Rachel A. Ormsby, “Learning to Dance in the Rain: A Parent’s Guide to Neuroblastoma Diagnosis, Treatment, and Beyond” (The Ormsby Family, 2013) 180 pages, nonfiction, $9.99 USD.
Yes, the title is unwieldy, but descriptive. Yes, it is not easy to read if one has been through childhood cancer as I have. Unlike the Ormsbys, I did not get through it with my nephew’s life. So when I was asked to review this book, I agreed without hesitation but took nearly three months to read it. It wasn’t Rachel’s fault. Her writing is simple, easy-to-read, clear. It just brought back memories that are still extremely painful four years later. So why did I stick to it? Why am I reviewing it?
Because I believe in this book.
Rachel A. Ormsby tells the story of her family’s years long battle with Neuroblastoma, a form of childhood cancer. You grow to love Nathan, fight the fight with him, watch him grow. You also learn how Nathan’s life-threatening illness effected his little sister, his parents, his community. You see how various people and organisations pulled together to help in any way they could, from mowing the lawn, to giving Dad time off from the U.S. Air Force often on short notice, to sitting with Nathan in hospital, to providing support for little Kate.
But it is more than a memoir. As its title suggests, it is also a basic guide for parents who find themselves suddenly thrown into the overwhelming, harrowing world of childhood cancer. More often than not, parents have never even considered the possibility that a child can get cancer – let alone their precious child – and no one is ever the same again. It’s a lot to adjust to. And the adjusting continues throughout. There are no breaks, no breathers, and life will never, ever be “normal” again. The cardinal rule of childhood cancer: “Cry as often as you need to; but never where your child will know of it. Never let anyone else cry in front of your child, either. Even when the child is sent home on hospice and all avenues are exhausted, you still smile and you still believe in hope – for your child’s sake.” If that sounds grim, I’m sorry, but that is the reality of childhood cancer.
What Rachel offers with this book is a measure of sanity. Literally overnight in most cases, parents find themselves living out of suitcases in hospitals with rigid rules and having to learn a whole new, until then completely foreign and unthinkable, vocabulary. By the time the journey ends – whichever way it ends – they will be able to read lab results like a technician and round-table talk with a team of doctors like a pro. But at first, it’s all confusing, overwhelming, and too much to process. There were four of us: my grandmother, my mom, my sister, and I. It took all four of us to recall the whole of what doctors said to us because there was so much information to remember. Rachel condenses the most important bits in an easy-to-read format to help you remember and anchor yourself.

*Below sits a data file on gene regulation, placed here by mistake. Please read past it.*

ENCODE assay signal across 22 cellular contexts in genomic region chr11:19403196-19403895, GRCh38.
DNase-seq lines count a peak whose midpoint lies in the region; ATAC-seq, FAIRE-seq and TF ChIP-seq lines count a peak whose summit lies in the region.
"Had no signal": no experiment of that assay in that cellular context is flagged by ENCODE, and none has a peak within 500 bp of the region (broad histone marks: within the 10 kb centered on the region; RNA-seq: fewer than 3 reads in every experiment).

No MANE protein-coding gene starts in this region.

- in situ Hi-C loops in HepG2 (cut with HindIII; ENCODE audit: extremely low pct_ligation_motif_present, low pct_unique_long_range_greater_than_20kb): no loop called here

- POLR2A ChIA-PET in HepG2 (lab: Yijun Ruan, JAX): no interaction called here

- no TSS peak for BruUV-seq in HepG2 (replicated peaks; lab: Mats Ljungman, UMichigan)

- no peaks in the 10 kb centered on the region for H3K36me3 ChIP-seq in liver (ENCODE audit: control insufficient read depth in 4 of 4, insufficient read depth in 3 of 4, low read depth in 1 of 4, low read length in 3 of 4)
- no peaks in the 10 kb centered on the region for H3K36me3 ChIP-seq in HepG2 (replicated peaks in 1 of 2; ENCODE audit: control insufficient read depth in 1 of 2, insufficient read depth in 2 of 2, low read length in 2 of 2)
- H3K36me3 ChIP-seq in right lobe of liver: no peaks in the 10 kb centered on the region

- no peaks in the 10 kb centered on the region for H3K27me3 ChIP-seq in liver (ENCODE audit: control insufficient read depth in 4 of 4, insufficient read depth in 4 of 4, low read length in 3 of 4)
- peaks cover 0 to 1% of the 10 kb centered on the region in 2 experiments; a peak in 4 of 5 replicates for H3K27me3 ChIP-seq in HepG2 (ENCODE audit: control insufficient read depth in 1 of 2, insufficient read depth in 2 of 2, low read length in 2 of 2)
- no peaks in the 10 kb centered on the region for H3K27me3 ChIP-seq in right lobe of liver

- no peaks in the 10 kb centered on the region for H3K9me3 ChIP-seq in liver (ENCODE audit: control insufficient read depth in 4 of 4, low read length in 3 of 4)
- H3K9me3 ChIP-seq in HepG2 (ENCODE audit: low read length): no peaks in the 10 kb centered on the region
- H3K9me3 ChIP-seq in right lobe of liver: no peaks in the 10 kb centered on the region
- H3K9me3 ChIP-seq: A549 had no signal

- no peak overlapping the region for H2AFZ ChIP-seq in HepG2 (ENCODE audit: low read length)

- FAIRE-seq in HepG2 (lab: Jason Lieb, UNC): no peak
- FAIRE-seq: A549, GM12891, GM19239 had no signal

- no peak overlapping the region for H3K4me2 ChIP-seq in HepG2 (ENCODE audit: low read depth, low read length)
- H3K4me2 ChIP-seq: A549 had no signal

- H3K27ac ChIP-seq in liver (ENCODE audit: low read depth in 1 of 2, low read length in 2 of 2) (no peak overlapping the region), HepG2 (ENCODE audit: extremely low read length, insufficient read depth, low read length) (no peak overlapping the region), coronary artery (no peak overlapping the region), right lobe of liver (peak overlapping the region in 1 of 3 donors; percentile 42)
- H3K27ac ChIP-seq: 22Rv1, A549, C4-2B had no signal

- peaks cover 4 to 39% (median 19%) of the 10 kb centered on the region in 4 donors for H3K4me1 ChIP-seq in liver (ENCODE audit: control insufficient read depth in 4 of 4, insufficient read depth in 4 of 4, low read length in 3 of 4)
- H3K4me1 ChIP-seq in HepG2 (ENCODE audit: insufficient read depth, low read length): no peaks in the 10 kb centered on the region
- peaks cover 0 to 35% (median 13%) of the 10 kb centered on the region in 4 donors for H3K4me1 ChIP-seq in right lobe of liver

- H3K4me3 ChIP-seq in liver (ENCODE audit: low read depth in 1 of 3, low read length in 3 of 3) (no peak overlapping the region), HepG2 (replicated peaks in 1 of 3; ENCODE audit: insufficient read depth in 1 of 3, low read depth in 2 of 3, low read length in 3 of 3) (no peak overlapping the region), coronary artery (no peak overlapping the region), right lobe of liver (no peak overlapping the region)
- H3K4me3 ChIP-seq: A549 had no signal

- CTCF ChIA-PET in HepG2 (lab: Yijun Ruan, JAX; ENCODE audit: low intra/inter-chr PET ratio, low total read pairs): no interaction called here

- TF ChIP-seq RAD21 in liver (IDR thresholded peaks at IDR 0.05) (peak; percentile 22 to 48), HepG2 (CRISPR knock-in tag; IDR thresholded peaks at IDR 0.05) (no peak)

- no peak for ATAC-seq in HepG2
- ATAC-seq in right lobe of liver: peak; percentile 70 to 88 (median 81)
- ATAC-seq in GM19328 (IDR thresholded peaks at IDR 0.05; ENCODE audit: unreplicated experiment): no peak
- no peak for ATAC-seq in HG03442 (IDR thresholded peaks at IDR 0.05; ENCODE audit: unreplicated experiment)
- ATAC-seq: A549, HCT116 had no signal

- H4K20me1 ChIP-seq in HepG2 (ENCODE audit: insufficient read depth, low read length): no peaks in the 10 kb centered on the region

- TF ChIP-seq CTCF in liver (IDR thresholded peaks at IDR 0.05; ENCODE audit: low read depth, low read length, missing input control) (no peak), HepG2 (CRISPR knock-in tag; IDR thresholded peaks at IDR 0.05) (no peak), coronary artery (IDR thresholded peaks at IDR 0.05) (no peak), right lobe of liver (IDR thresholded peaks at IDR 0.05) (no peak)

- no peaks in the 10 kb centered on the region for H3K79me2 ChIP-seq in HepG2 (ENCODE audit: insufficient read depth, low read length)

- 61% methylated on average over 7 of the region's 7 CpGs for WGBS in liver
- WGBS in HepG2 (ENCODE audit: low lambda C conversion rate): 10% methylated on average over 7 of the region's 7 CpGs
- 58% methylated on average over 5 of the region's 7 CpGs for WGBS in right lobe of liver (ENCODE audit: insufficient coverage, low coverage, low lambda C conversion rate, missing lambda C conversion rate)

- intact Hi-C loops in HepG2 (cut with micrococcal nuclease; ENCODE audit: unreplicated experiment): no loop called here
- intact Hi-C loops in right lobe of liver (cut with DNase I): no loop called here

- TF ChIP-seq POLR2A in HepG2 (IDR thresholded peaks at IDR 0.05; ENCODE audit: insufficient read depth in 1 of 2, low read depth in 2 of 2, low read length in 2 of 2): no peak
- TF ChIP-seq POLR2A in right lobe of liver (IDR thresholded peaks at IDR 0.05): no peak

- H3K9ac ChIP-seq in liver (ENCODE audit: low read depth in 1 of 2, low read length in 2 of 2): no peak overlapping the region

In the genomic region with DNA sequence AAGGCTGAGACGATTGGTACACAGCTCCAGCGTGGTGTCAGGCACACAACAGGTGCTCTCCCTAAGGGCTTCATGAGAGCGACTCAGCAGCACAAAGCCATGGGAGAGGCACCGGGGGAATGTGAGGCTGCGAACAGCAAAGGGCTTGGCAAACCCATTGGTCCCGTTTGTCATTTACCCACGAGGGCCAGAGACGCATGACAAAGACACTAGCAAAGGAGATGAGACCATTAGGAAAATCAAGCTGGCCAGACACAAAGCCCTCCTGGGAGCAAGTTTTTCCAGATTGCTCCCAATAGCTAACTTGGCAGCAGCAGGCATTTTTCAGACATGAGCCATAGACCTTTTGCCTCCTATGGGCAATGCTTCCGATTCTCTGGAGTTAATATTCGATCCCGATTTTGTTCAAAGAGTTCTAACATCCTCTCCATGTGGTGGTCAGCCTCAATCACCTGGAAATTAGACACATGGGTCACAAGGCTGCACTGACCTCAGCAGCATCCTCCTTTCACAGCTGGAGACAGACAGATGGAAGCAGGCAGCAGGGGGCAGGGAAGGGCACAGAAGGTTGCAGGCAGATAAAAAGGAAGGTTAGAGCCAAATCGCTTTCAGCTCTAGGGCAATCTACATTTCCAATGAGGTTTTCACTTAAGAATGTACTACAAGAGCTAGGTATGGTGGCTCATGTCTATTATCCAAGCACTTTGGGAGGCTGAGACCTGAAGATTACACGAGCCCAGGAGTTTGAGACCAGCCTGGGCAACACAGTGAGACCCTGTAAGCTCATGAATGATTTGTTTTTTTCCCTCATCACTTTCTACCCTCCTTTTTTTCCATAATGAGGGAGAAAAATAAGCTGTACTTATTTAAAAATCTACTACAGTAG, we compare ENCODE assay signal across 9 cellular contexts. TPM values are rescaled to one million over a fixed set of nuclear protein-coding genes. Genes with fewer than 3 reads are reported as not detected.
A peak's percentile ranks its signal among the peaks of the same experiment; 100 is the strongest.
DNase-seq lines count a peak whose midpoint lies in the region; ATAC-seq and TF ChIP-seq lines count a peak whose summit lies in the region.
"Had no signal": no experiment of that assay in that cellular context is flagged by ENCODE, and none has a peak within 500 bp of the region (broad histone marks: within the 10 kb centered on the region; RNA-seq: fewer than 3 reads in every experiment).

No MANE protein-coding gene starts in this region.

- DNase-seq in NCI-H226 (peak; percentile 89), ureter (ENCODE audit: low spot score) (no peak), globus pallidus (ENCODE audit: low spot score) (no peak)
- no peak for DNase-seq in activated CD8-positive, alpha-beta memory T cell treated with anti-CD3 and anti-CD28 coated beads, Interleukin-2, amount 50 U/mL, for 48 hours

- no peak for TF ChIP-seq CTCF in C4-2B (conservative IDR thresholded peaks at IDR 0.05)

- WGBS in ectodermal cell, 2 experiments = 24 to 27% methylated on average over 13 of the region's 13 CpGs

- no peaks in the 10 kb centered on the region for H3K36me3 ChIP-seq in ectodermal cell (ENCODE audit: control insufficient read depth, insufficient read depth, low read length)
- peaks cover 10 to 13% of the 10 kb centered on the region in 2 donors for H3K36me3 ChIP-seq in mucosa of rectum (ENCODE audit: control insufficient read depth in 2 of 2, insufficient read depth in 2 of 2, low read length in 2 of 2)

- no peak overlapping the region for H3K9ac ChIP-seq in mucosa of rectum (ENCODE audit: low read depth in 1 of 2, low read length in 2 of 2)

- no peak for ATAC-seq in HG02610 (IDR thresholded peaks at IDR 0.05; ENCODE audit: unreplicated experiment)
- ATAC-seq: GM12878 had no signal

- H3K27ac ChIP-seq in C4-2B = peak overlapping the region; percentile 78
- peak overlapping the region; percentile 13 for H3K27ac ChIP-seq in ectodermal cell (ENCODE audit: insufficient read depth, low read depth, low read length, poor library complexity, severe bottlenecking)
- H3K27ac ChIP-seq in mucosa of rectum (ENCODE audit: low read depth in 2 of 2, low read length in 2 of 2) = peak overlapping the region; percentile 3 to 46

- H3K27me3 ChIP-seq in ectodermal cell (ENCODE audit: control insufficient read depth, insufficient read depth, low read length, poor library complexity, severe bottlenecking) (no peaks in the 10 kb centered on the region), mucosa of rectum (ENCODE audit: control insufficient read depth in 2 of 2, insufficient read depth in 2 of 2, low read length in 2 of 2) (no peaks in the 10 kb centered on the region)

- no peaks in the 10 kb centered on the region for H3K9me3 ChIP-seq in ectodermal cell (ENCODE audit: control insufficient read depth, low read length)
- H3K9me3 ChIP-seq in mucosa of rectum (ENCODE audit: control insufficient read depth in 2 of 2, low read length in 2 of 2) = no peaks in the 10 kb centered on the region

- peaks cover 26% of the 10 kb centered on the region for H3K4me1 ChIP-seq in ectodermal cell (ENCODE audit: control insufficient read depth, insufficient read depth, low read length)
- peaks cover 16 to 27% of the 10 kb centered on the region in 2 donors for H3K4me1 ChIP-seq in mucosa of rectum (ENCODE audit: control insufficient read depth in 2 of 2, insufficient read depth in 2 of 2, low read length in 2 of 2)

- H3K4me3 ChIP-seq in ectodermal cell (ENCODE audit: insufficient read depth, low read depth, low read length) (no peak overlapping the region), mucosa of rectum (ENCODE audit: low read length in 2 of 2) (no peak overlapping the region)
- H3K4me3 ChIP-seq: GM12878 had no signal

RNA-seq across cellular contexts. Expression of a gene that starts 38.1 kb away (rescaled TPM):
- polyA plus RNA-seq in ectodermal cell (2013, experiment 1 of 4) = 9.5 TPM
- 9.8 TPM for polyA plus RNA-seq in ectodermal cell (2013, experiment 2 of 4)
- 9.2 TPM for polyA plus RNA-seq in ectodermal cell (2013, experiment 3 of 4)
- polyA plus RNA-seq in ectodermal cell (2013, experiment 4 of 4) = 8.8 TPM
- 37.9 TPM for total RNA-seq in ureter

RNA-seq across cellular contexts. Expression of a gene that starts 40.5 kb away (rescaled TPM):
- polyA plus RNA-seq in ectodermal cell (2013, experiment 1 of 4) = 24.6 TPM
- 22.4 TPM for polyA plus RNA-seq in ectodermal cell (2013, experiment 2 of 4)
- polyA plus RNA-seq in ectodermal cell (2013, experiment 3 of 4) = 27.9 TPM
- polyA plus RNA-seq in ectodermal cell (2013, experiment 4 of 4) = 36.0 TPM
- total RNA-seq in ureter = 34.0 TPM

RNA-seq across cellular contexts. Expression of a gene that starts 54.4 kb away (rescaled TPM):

She discusses some of the rules and protocols some hospitals may have concerning your child’s care and hospital living. She provides a glossary of basic terms and acronyms that must become part of your everyday vocabulary. She explains some of the tests, treatments, and options you may have for your child. She outlines some of the long term and permanent side effects and how to cope with them. Most valuably, she offers practical suggestions for making the entire unbearable mess a little easier. I especially liked the suggestion of keeping a journal to help you keep track of tests, side effects, medications, schedules, and even things your child says or does that you may forget later (and trust me, you will never want to forget anything, even the bad stuff). The most helpful sections of the book, I think, are the provided spaces for making notes that apply what you’ve read to your child’s unique circumstances and the chapter listing various organisations that have been founded with the goal of making childhood cancer just a little easier, a little happier, if only for a moment. Included are parents’ support groups, wish fulfilling organisations, patient advocacy groups for mediating with insurance companies, and groups which organise periodical gifts for your child and any siblings.
Rachel’s guide is a labor of love that fills a real gap in medical literature at this point. It is by no means all inclusive, nor claims to be. It is a very basic guide at best since childhood cancers are highly individualised, but it can be a true help to parents who are reeling in the first shock-and-awe of being ripped from “normal life” and thrown irrevocably down the rabbit hole of horror that is childhood cancer. Rachel has done a great service with this book as a guide to parents, but also as a means to raise awareness regarding childhood cancer among those still blissfully living “normally”. Because in this case, what you don’t know can hurt you.